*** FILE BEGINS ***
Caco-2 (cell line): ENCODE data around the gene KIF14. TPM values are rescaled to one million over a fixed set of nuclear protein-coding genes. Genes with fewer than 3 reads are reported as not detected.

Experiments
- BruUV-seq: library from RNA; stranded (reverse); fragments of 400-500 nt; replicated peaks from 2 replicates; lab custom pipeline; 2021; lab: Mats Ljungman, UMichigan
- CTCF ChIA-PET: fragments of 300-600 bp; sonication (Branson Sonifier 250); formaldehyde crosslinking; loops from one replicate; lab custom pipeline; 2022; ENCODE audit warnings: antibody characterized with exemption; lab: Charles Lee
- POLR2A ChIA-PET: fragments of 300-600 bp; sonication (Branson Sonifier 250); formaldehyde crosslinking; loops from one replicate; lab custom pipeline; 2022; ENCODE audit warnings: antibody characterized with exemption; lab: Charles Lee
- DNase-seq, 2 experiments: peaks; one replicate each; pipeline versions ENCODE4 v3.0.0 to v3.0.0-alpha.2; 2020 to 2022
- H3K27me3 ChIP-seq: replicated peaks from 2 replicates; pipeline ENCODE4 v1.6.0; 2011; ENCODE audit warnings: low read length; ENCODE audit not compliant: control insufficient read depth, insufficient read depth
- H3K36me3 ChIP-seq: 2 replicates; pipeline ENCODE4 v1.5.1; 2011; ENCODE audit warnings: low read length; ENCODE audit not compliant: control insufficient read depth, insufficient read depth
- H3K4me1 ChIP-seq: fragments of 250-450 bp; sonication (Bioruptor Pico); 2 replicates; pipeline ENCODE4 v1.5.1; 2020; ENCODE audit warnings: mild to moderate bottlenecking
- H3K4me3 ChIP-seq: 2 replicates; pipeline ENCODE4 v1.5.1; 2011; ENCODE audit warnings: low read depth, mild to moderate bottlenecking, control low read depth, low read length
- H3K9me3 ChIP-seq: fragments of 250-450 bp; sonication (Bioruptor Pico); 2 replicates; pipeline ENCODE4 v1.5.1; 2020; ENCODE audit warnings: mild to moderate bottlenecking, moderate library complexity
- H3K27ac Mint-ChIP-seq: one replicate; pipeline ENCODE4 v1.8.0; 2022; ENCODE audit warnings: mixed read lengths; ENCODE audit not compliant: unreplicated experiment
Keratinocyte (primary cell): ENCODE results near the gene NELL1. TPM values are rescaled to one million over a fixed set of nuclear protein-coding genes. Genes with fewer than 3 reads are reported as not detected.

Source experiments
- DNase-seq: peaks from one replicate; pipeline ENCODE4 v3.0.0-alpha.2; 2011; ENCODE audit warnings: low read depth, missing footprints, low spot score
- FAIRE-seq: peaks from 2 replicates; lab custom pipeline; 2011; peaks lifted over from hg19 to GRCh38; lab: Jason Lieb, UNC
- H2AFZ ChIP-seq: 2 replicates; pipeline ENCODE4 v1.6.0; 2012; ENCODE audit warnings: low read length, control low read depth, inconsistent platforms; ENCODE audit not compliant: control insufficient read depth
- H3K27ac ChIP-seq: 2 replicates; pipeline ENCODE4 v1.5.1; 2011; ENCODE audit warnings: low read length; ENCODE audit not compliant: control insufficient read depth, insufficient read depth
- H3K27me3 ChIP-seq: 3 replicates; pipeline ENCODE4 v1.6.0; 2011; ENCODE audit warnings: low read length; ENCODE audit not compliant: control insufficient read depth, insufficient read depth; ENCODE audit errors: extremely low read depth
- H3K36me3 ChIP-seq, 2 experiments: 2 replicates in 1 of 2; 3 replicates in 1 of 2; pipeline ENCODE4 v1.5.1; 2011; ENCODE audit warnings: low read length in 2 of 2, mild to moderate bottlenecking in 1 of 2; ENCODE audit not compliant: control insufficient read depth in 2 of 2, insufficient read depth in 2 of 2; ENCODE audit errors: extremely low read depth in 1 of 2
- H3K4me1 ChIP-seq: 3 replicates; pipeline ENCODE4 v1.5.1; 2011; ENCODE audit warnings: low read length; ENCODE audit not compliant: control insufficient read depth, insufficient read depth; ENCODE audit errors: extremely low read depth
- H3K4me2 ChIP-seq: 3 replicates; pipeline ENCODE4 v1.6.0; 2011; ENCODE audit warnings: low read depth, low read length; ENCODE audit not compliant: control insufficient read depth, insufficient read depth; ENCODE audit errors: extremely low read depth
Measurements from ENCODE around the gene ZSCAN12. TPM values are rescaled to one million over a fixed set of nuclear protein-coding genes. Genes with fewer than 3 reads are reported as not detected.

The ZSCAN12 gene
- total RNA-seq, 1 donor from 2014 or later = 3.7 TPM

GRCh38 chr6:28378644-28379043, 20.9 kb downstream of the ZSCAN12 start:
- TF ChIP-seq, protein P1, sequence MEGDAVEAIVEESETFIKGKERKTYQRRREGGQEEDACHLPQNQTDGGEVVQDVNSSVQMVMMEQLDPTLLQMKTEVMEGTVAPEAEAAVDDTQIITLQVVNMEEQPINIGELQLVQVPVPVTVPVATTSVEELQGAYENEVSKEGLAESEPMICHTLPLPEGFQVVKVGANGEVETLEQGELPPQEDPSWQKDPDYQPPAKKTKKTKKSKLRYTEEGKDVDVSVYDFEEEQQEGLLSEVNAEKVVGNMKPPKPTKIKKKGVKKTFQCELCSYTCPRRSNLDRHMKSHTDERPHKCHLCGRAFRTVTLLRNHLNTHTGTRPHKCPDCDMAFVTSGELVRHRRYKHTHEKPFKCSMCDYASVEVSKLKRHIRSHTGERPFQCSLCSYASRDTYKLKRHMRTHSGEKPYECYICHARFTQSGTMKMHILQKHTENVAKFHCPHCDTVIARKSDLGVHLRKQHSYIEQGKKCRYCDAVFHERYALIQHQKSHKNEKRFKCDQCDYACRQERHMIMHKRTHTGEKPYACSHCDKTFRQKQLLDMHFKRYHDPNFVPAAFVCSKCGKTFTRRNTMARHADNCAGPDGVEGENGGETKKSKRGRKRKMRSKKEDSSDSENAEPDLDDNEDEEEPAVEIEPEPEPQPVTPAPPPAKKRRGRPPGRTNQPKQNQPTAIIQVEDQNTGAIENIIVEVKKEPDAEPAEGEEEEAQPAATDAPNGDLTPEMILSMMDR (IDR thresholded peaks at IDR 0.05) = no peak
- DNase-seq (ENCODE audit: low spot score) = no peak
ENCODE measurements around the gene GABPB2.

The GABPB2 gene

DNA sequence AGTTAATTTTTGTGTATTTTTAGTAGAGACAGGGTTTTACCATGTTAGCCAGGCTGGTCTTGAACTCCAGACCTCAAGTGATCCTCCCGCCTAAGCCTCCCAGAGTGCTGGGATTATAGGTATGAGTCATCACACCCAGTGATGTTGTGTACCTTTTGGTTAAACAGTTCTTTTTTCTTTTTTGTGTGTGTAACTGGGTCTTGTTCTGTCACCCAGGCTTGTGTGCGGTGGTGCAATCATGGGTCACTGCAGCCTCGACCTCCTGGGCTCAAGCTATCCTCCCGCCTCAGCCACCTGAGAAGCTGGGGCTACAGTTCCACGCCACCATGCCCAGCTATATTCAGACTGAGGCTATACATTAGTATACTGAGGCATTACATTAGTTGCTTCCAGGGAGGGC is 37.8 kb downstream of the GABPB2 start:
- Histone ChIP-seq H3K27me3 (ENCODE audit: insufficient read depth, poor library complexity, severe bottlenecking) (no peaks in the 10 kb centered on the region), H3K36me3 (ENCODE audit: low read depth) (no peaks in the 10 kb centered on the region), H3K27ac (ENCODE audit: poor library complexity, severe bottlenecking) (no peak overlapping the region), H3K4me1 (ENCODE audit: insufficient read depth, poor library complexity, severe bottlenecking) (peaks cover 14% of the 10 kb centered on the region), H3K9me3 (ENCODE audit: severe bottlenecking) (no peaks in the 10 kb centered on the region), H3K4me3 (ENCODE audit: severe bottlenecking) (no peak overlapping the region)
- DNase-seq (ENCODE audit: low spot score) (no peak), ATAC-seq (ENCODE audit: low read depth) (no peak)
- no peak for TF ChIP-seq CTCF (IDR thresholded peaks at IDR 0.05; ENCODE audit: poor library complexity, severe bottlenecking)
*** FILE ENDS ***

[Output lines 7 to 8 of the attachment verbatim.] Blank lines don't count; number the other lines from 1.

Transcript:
- H3K27me3 ChIP-seq: replicated peaks from 2 replicates; pipeline ENCODE4 v1.6.0; 2011; ENCODE audit warnings: low read length; ENCODE audit not compliant: control insufficient read depth, insufficient read depth
- H3K36me3 ChIP-seq: 2 replicates; pipeline ENCODE4 v1.5.1; 2011; ENCODE audit warnings: low read length; ENCODE audit not compliant: control insufficient read depth, insufficient read depth